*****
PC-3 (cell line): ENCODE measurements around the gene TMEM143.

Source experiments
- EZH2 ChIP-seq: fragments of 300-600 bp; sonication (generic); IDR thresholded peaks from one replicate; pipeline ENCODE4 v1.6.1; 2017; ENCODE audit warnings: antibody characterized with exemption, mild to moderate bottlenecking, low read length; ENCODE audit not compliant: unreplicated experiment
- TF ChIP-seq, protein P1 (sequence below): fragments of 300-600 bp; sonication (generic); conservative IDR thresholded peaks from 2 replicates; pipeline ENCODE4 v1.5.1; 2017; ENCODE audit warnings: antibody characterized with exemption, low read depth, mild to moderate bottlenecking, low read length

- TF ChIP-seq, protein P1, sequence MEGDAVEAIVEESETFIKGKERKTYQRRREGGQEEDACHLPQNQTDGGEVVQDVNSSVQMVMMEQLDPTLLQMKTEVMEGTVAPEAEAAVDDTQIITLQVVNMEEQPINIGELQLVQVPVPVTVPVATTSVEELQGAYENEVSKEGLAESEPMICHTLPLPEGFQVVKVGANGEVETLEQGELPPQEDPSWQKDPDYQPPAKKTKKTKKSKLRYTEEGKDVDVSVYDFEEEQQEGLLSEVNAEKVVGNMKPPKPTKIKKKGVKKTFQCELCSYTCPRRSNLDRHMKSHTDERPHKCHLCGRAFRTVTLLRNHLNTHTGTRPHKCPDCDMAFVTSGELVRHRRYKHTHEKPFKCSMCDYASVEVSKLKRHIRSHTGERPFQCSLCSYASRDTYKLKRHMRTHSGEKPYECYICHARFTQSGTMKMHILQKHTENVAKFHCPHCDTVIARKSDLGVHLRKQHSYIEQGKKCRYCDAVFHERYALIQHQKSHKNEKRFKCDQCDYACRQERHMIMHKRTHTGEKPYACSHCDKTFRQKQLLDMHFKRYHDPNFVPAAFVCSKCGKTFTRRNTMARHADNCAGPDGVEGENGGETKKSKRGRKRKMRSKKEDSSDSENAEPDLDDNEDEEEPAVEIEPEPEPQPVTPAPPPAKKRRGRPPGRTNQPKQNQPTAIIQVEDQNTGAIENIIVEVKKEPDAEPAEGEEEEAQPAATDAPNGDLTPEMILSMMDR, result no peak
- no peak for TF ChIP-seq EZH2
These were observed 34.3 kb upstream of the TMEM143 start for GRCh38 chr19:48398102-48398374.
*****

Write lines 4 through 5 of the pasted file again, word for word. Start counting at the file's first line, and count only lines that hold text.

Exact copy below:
- TF ChIP-seq, protein P1 (sequence below): fragments of 300-600 bp; sonication (generic); conservative IDR thresholded peaks from 2 replicates; pipeline ENCODE4 v1.5.1; 2017; ENCODE audit warnings: antibody characterized with exemption, low read depth, mild to moderate bottlenecking, low read length

- TF ChIP-seq, protein P1, sequence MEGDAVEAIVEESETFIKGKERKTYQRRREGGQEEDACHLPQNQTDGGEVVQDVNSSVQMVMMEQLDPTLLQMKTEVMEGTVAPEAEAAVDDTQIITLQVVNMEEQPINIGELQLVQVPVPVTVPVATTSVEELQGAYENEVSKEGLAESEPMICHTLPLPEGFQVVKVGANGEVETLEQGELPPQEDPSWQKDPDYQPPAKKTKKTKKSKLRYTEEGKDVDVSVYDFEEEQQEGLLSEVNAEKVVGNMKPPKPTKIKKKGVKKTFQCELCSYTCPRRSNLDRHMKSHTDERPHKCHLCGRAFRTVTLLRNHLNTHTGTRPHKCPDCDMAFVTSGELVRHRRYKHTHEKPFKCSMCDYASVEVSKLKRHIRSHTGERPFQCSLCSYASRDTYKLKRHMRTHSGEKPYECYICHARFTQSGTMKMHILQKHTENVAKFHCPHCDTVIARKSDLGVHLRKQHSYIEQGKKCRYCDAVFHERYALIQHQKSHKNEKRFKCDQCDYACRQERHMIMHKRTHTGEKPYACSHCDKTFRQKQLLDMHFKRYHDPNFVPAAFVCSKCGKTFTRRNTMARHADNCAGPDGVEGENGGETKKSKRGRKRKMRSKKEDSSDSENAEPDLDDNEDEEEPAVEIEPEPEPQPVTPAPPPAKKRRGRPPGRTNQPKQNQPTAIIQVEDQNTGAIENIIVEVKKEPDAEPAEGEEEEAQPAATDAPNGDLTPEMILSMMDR, result no peak